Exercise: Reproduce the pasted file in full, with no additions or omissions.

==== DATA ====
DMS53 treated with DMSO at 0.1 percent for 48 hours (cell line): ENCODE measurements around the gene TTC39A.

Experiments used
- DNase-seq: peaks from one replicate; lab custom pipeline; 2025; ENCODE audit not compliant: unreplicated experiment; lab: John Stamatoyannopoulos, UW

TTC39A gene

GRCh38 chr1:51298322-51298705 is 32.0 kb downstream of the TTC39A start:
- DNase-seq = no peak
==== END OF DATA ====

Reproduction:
DMS53 treated with DMSO at 0.1 percent for 48 hours (cell line): ENCODE measurements around the gene TTC39A.

Experiments used
- DNase-seq: peaks from one replicate; lab custom pipeline; 2025; ENCODE audit not compliant: unreplicated experiment; lab: John Stamatoyannopoulos, UW

TTC39A gene

GRCh38 chr1:51298322-51298705 is 32.0 kb downstream of the TTC39A start:
- DNase-seq = no peak